How well did 16 year-olds do in their GCSEs 2016?
There is a confusion this year between GCSE pass rates for schools, and those including re-sitters. We look at what happened for schools only.
16 vs Post-16
The number of pupils resitting maths and English GCSEs has increased dramatically. The charts below separate scores by those who are over 16 (resitters) and 16 year-olds (which should really be labelled Year 11 as it includes everyone in the cohort, even if their birthday isn’t until next week)
English Language GCSE
The A*-A rate is up for 16 year-olds this year but the A*-C rate is down compared to last year.
There are some issues with the profile of entries which may be causing this shift. For example, some schools use multiple exam boards for English and also use international qualifications which are not included here.
English Literature GCSE
English Literature does not have as many resitters – because that isn’t a compulsory resit grade – so the scores below are largely reflective of schools and 16 year-olds.
The slight decline in C grades is again linked by the exams regulator to some movement of pupils likely to get this grade to other qualifications.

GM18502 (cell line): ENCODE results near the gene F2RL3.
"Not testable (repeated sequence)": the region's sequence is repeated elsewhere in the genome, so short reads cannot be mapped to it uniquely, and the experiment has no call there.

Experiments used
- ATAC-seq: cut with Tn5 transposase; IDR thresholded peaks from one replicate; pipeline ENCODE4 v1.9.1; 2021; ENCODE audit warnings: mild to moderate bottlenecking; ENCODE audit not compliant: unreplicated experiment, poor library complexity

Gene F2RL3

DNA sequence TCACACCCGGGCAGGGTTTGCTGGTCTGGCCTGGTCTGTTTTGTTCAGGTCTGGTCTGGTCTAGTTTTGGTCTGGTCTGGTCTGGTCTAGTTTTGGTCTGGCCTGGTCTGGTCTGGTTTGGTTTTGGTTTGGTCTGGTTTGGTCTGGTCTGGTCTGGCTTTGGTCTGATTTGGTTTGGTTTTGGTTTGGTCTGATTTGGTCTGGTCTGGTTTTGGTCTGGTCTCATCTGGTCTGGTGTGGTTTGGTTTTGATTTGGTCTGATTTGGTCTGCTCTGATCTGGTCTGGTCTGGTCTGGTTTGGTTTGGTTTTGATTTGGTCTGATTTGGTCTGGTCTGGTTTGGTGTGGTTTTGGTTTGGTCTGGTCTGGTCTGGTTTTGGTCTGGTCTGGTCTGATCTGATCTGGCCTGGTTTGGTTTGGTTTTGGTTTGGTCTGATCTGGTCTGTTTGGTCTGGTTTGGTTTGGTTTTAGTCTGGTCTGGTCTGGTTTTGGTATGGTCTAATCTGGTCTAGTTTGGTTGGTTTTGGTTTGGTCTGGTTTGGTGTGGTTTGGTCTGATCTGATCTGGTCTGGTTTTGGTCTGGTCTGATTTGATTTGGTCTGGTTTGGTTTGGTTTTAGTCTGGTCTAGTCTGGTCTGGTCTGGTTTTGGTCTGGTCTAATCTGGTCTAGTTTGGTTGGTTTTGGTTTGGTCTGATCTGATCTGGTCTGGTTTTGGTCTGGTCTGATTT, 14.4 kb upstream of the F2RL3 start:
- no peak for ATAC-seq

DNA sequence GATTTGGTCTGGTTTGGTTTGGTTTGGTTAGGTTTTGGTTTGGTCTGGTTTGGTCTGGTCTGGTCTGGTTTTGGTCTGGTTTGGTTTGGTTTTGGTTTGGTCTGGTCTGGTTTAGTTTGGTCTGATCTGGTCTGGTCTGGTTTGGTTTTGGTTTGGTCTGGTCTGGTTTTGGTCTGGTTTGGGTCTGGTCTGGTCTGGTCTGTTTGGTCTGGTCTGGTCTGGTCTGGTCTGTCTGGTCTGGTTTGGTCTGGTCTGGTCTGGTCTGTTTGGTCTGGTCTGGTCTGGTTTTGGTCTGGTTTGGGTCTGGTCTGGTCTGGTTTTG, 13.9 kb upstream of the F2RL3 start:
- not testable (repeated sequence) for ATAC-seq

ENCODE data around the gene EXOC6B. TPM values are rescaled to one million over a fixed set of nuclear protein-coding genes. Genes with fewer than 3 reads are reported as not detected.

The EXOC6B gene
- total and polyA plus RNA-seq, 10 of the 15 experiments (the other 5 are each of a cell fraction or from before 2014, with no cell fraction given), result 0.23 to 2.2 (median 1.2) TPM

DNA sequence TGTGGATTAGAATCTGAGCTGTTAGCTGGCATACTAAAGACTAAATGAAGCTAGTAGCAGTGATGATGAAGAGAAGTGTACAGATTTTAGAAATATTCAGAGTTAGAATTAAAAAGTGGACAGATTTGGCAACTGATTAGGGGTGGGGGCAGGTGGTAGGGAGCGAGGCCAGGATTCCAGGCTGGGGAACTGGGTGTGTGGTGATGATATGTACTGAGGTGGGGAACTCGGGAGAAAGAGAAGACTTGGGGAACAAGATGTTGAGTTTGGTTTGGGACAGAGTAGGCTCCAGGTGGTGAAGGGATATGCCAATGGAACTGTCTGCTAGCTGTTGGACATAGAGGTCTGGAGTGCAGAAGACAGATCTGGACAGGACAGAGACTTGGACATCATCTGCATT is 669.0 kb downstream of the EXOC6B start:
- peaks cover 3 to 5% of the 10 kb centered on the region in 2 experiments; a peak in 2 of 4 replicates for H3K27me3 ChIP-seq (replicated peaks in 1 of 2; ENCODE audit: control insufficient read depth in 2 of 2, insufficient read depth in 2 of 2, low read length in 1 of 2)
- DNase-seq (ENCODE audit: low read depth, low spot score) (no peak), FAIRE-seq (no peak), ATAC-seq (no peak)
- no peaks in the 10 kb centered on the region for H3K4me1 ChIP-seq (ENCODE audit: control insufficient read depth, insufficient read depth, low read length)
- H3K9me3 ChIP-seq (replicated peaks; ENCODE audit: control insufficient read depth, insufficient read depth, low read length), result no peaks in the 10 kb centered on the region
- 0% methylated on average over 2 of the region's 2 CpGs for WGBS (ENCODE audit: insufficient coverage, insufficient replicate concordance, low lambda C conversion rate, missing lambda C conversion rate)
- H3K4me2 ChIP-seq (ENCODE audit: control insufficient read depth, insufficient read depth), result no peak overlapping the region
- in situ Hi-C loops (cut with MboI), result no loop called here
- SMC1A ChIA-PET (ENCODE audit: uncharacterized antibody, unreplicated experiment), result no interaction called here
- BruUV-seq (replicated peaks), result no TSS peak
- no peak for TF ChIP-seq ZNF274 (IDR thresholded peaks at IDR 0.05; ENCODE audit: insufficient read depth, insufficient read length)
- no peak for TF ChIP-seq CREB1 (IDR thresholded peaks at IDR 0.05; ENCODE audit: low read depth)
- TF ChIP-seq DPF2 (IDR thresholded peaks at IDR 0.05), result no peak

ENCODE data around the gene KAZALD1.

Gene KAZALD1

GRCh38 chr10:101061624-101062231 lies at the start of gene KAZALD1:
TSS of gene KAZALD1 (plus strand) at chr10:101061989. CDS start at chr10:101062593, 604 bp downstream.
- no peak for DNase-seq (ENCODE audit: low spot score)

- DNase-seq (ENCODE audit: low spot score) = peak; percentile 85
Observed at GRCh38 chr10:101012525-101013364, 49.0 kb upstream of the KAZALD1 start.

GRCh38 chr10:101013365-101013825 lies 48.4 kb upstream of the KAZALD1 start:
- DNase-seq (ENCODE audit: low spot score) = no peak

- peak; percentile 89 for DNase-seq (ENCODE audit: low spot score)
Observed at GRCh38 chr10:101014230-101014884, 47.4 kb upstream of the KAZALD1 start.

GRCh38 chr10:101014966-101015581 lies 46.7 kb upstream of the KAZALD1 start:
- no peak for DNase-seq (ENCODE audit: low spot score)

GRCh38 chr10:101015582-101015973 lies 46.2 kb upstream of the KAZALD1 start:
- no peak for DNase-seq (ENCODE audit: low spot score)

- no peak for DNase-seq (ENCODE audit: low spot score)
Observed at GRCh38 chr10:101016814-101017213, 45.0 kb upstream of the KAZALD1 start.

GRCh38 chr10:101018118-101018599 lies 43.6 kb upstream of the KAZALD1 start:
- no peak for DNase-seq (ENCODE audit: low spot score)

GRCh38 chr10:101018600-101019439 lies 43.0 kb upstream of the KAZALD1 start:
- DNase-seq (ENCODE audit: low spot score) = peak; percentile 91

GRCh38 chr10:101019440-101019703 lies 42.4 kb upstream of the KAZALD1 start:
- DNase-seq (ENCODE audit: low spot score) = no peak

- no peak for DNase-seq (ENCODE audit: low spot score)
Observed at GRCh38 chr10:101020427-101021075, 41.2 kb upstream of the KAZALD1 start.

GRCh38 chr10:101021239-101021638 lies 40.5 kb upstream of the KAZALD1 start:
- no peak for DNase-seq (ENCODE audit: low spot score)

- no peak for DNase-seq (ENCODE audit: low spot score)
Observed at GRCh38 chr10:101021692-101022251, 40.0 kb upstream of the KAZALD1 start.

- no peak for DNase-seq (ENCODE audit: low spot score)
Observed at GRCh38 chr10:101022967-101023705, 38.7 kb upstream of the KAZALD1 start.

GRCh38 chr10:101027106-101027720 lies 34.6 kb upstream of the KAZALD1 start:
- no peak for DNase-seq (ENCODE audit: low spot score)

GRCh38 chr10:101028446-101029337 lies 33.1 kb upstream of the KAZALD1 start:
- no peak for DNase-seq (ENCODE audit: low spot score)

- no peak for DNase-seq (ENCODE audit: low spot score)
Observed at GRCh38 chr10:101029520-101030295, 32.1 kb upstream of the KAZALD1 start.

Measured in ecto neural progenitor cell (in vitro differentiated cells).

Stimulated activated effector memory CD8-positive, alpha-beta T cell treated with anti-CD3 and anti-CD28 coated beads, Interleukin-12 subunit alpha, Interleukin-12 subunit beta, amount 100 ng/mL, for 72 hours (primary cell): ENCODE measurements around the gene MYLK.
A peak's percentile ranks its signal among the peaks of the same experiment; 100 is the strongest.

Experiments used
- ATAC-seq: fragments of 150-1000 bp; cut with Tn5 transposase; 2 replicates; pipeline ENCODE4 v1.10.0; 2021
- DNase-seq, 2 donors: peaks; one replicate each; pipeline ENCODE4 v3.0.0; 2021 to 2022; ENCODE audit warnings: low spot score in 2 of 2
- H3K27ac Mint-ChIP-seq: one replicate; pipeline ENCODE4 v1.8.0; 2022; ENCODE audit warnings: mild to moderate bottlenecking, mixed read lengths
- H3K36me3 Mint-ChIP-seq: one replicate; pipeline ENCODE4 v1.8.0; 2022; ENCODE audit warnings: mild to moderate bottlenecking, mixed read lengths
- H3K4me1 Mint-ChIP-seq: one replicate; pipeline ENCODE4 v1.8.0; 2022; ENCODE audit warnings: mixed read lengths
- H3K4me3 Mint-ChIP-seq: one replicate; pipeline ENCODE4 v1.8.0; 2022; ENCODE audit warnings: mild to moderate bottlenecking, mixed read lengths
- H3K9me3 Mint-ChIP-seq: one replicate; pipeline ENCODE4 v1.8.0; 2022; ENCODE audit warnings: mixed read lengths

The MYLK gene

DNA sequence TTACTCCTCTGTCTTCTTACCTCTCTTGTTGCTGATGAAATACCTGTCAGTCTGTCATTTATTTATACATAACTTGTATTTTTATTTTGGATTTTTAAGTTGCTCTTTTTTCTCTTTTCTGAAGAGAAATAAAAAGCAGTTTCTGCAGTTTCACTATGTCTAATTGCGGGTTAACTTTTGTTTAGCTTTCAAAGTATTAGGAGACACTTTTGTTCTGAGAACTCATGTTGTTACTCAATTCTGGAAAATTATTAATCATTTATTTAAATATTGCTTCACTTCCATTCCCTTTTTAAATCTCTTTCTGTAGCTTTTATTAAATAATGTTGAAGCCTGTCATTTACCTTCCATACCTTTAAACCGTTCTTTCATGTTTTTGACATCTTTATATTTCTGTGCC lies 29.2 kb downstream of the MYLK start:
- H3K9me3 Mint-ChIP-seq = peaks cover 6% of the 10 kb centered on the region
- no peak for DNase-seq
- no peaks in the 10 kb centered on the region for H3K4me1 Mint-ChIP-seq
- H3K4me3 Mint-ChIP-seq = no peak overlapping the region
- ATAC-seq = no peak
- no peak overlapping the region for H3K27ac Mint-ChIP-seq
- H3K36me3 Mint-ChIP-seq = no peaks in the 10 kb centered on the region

Tiny shift in entries and overall, for 16 year-olds, the numbers are up.
A*-C up from 69.1 to 70.5 per cent.
EBacc Subjects (including science)
As these are not affected by resits, the percentages below largely reflected outcomes at 16.
The chart on the right shows the increase or decrease in number of students per school taking a subject.
Where a subject is increasing its intake – eg Geography – there is typically a drop in the A*-C grade rate.
This suggests the dips reflect a change in entry profile, rather than worse teaching.
In fact, this chart shows how the dips in results were largely predicted by changes in pupil profiles
This chart shows the expected change in the A*-C rate given the change in prior attainment of pupils taking the exams this year.
As more pupils with lower prior attainment took the subjects it was expected the proportion of passes would decrease – and it did.